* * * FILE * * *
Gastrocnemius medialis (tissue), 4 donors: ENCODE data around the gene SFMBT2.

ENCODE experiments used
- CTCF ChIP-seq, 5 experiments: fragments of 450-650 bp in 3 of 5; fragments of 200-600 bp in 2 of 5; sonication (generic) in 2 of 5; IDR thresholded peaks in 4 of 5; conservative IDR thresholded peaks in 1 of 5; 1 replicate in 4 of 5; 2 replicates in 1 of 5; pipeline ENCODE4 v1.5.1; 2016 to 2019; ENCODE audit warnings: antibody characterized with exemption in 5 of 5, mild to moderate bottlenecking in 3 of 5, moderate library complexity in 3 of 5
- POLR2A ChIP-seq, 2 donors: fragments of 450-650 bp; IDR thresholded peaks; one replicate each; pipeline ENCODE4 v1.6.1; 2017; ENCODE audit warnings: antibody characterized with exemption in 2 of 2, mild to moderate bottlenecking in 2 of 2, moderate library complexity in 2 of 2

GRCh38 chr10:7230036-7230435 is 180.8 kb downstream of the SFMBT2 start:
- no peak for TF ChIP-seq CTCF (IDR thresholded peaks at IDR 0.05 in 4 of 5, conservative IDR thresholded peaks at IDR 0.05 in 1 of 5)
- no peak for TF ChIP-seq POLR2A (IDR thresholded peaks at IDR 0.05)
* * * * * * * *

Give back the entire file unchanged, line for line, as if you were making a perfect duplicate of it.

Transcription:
Gastrocnemius medialis (tissue), 4 donors: ENCODE data around the gene SFMBT2.

ENCODE experiments used
- CTCF ChIP-seq, 5 experiments: fragments of 450-650 bp in 3 of 5; fragments of 200-600 bp in 2 of 5; sonication (generic) in 2 of 5; IDR thresholded peaks in 4 of 5; conservative IDR thresholded peaks in 1 of 5; 1 replicate in 4 of 5; 2 replicates in 1 of 5; pipeline ENCODE4 v1.5.1; 2016 to 2019; ENCODE audit warnings: antibody characterized with exemption in 5 of 5, mild to moderate bottlenecking in 3 of 5, moderate library complexity in 3 of 5
- POLR2A ChIP-seq, 2 donors: fragments of 450-650 bp; IDR thresholded peaks; one replicate each; pipeline ENCODE4 v1.6.1; 2017; ENCODE audit warnings: antibody characterized with exemption in 2 of 2, mild to moderate bottlenecking in 2 of 2, moderate library complexity in 2 of 2

GRCh38 chr10:7230036-7230435 is 180.8 kb downstream of the SFMBT2 start:
- no peak for TF ChIP-seq CTCF (IDR thresholded peaks at IDR 0.05 in 4 of 5, conservative IDR thresholded peaks at IDR 0.05 in 1 of 5)
- no peak for TF ChIP-seq POLR2A (IDR thresholded peaks at IDR 0.05)